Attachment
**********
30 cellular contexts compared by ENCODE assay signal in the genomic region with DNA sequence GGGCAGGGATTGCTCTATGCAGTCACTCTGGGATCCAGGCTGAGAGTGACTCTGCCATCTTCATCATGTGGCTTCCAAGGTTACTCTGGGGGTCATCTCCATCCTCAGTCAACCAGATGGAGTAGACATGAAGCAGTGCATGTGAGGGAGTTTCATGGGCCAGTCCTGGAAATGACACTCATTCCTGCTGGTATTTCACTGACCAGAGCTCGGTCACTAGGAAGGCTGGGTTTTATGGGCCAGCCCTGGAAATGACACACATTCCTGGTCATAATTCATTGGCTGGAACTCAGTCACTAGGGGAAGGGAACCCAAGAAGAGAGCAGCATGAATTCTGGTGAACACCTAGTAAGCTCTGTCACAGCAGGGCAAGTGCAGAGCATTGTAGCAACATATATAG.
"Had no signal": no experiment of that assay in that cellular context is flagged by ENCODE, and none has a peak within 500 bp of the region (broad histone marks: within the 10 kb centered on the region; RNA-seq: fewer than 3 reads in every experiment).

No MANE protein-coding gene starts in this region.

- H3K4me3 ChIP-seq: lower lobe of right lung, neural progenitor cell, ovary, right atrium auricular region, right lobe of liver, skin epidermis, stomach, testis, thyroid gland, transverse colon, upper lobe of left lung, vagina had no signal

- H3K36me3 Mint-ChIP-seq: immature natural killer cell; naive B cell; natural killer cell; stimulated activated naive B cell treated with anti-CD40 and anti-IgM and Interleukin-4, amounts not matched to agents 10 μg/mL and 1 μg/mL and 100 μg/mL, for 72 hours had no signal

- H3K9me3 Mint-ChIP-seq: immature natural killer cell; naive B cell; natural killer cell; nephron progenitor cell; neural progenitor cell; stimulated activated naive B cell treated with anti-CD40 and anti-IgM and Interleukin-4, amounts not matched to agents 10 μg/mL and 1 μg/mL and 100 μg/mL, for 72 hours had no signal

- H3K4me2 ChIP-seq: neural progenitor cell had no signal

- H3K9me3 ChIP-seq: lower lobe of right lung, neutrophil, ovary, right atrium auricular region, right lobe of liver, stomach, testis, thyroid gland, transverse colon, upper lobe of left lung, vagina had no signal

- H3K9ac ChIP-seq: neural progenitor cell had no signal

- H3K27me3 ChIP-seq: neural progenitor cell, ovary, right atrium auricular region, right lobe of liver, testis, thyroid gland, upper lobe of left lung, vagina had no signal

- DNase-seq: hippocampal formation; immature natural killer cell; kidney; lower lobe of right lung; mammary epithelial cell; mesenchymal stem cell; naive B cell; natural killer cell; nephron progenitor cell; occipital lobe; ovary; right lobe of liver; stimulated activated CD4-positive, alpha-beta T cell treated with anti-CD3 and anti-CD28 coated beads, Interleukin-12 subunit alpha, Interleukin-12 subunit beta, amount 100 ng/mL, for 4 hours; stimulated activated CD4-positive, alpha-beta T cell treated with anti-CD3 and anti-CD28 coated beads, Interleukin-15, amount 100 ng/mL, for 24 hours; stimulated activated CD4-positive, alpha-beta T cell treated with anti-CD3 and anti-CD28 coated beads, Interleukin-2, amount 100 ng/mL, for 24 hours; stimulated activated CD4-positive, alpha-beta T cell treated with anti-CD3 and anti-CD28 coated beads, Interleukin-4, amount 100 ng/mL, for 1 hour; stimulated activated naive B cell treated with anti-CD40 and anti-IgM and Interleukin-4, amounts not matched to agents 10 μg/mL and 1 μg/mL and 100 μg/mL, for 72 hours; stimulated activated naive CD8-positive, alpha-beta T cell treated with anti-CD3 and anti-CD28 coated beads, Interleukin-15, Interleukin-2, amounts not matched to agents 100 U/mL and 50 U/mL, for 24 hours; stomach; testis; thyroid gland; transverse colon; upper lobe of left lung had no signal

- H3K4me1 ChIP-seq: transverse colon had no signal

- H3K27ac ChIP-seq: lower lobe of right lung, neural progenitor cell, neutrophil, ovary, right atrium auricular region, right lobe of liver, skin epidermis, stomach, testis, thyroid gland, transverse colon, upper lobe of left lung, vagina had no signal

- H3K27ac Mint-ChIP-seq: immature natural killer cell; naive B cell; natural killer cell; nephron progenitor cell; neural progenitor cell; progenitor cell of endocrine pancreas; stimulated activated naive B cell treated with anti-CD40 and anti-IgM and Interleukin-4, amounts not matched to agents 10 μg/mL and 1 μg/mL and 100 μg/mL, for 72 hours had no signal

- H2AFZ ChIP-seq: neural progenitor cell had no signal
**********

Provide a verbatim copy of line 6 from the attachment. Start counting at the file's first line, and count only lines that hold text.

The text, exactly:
- H3K9me3 Mint-ChIP-seq: immature natural killer cell; naive B cell; natural killer cell; nephron progenitor cell; neural progenitor cell; stimulated activated naive B cell treated with anti-CD40 and anti-IgM and Interleukin-4, amounts not matched to agents 10 μg/mL and 1 μg/mL and 100 μg/mL, for 72 hours had no signal